Looking back at the 2010 Georgia Bulldogs

“The attitude needs to change. We’re not entitled to win any games. Even though its UCF and Conference USA, I think we felt like that we were entitled to win that game and you can’t feel that way.”Blair Walsh

Looking back at my predictions for the Georgia football season, I was wrong…a lot. I predicted the Bulldogs would go 9-3 in the regular season. They actually went 6-6 and lost yesterday to UCF in a game that they really should have won. But that is really the way to sum up the season; a lot of potential, little results.

Georgia finished 8th in the conference in total offense (4th in scoring). The problems on this side of the ball were evident after the first few games. The offensive line that was supposed to be the most talented in the SEC struggled and the running game was near the bottom. Individual efforts in a team sport don’t mean much when you’re losing, but Aaron Murray was a bright spot (sans the bowl game). So was Orson Charles and Kris Durham, who really stepped up when A.J. Green suspended.

Caleb King was nothing short of a disappointment. He missed five games, three of them coming because he was academically ineligible or suspended. Like last year, Washaun Ealey showed that he was capable of carrying the load. However, he had some big fumbles in games (South Carolina and Mississippi State) that the Dawgs could should have won.

Our defense doesn’t get enough credit. We did improve against the pass, going from 10th in the conference last year to 6th this year. But while we were better against the pass, we did worse against the run; dropping from 3rd in the conference in 2009 to 9th this year. It’s important to remember that we played against Auburn and Georgia Tech, which represents 726 of the 1,927 yards surrendered on the ground.

Georgia didn’t have a solid run-stopper on the defensive line, which is needed at the tackle position in a 3-4 defense. The South Carolina game is an example of where we were getting run over because of the lack of size up the middle.

Unfortunately, our best player on defense, Justin Houston, (finished 2nd in the SEC in sacks), may turn pro.

Special Teams
Blair Walsh and Drew Butler posted solid seasons once again. Both will be back next year for their senior seasons. Brandon Boykin, who is considering the NFL, also had another great season returning kickoffs.

It starts at the top. Bottomline. Yes, changes can be made that improve certain areas of the team, but firing Willie Martinez only does so much. Todd Grantham made some improvements in his first year. He isn’t finished implementing the new defense. It’ll take at least one more year. For all of fans complaining about Mike Bobo, the play calling got better towards the end of the season. Part of the reason they were so cautious in the first few games was because no one knew how Murray was going to handle the offense. The absence of Green only made them more cautious.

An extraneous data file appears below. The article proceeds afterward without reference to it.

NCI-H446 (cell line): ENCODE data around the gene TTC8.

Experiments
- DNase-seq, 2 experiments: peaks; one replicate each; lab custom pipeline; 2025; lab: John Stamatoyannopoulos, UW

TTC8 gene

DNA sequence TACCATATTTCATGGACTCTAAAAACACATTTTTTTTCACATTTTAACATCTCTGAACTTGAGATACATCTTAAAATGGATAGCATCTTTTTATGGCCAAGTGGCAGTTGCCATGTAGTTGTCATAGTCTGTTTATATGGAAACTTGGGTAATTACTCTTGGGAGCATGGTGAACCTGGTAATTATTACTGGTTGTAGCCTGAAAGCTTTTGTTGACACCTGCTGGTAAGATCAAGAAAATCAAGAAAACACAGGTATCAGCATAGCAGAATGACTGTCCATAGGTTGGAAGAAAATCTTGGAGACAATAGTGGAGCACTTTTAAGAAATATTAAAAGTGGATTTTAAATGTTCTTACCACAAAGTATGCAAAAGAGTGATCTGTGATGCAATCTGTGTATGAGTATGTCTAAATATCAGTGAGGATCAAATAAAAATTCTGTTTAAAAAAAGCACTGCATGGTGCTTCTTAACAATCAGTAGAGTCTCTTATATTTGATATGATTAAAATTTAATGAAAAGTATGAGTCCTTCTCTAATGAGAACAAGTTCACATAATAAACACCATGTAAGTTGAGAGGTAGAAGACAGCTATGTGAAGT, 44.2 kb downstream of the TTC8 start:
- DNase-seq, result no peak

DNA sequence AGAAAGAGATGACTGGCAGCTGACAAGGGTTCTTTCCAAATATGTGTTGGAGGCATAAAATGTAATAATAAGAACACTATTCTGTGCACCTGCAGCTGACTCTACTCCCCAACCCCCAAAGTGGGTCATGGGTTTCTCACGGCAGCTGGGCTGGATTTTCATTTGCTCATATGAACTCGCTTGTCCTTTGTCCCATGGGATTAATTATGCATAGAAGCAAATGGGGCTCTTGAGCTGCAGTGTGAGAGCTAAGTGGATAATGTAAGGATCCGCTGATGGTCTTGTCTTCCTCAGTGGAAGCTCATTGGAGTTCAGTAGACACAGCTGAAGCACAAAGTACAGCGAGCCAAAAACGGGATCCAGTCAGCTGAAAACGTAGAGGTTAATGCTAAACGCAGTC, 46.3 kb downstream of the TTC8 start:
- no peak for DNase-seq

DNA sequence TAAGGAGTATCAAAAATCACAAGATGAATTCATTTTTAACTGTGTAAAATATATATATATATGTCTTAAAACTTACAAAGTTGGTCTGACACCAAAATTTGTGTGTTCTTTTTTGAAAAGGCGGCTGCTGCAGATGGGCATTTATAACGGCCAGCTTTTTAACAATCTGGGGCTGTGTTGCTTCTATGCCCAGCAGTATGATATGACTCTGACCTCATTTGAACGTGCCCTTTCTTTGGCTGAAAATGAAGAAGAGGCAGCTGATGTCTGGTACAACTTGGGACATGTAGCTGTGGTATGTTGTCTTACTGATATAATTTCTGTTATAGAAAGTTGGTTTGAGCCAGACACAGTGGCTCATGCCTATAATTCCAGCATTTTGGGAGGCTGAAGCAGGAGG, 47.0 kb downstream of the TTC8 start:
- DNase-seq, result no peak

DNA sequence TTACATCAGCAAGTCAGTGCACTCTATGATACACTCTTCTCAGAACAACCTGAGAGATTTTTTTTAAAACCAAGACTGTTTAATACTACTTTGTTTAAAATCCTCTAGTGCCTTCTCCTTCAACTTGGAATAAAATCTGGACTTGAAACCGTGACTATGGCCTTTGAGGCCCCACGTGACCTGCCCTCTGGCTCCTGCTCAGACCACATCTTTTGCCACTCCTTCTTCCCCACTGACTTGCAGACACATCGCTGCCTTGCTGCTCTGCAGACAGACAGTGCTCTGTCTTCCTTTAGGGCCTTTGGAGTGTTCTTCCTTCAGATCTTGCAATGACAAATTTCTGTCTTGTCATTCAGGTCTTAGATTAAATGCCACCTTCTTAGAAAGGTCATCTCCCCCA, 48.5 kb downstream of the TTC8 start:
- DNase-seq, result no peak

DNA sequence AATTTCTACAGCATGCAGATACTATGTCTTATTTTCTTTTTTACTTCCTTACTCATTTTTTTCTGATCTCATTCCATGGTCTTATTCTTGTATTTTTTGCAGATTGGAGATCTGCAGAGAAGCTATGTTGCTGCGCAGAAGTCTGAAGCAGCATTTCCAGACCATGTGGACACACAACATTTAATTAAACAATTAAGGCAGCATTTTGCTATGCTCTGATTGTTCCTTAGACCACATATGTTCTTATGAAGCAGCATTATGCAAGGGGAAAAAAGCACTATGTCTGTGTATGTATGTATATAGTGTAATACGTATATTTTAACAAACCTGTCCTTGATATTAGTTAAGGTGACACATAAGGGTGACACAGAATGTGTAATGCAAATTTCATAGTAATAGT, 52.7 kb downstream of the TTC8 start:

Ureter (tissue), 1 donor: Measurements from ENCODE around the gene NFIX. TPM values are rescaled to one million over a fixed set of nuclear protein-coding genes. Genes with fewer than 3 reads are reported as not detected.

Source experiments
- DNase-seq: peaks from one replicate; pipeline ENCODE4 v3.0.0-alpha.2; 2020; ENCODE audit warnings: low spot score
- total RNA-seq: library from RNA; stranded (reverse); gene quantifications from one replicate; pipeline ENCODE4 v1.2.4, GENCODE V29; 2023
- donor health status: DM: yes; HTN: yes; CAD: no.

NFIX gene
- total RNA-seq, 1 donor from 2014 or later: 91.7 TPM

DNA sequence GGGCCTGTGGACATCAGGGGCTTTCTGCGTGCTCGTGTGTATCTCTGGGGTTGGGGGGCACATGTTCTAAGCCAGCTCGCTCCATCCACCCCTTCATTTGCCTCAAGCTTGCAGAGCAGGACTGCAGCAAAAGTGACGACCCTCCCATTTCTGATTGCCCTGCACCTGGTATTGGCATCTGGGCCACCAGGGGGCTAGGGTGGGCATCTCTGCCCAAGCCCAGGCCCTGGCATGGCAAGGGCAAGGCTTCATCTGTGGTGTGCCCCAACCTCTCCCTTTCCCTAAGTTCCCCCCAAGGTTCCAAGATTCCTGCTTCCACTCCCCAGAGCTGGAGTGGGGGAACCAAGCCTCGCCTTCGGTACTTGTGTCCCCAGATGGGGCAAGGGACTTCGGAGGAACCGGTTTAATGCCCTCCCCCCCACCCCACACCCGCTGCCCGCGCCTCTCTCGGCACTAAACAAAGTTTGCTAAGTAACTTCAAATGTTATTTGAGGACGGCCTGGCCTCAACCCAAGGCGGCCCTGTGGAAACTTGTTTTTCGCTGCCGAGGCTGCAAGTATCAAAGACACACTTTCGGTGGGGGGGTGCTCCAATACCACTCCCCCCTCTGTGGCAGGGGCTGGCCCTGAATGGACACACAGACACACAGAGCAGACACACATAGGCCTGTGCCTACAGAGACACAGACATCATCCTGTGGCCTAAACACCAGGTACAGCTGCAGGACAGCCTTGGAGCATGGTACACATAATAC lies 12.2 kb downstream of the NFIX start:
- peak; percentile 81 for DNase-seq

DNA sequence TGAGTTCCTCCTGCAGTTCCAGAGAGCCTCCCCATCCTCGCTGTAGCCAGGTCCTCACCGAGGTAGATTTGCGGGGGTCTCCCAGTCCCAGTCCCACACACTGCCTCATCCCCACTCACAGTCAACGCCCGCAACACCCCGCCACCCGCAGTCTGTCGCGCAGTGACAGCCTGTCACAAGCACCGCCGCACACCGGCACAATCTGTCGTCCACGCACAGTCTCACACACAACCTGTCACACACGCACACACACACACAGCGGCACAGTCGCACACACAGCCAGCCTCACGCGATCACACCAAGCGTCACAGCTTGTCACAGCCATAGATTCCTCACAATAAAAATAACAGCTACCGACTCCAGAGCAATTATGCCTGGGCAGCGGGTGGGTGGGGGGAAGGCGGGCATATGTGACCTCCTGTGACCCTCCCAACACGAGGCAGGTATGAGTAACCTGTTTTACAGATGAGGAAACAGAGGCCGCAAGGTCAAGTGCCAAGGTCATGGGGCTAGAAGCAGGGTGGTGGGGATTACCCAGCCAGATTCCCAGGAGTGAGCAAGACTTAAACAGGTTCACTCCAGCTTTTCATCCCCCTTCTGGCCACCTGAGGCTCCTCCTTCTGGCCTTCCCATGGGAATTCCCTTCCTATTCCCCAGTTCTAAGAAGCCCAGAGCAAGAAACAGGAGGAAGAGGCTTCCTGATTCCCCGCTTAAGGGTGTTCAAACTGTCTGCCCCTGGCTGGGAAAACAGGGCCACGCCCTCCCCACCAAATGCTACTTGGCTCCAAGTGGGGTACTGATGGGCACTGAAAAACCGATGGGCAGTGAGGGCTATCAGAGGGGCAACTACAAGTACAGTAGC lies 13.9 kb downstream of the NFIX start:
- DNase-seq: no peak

However, they were still conservative at times after. For example, on the the opening drive yesterday, Georgia could have gone for it on 4th and 1 near the goal line and put a touchdown on the board. Richt and Bobo went with the field goal.

The offensive line and defense couldn’t finish games, that was apparent in several games. They looked tired. Richt moved Dave Van Halanger from his position as strength and conditioning coach and promoted Joe Tereshinski, who is described as “old school” in his approach to preparing players for the season. While this may have been a weak area, it wasn’t the only area where the team struggled.

Meanwhile, our recruiting class for next year is thin on big names and there hasn’t been a new commitment since August. And the speculation that yesterday’s loss could cost Richt his job isn’t going to help. ESPN blogger Chris Low sums it up:

Richt is on the kind of slippery slope from which he may not be able to recover. He’ll be back next season, but will have a hard time surviving another season where he loses four or five games. This was his first losing season, and he’s now lost 12 games in his last two seasons. Something’s obviously missing in this program. The Bulldogs are far more talented than they’ve played the last couple of years. Chances are that Richt will only get one more year to fix it.

Jeff Schultz was more pointed:

Here’s the only matter up for debate: Does anybody believe Mark Richt can still get it done?

It didn’t look like it this season, when the Bulldogs finished with a losing record (6-7) for the first time in 14 years. It didn’t look like it at Mississippi State or Colorado or in Jacksonville (again).

It didn’t look like it Friday night, because if the average Georgia fan considers it humiliating having to win in the final week of the season just to become bowl eligible — and then get stuck with the Liberty Bowl — what do you call it when the Bulldogs lose to Central Florida, 10-6?

This is what it looks like: Mark Richt has lost control of this program.

The G-Day game is scheduled for April 16th. The first game is September 3rd at the Georgia Dome against Boise State. Richt has a short-window to change the mentality and attitudes of this team.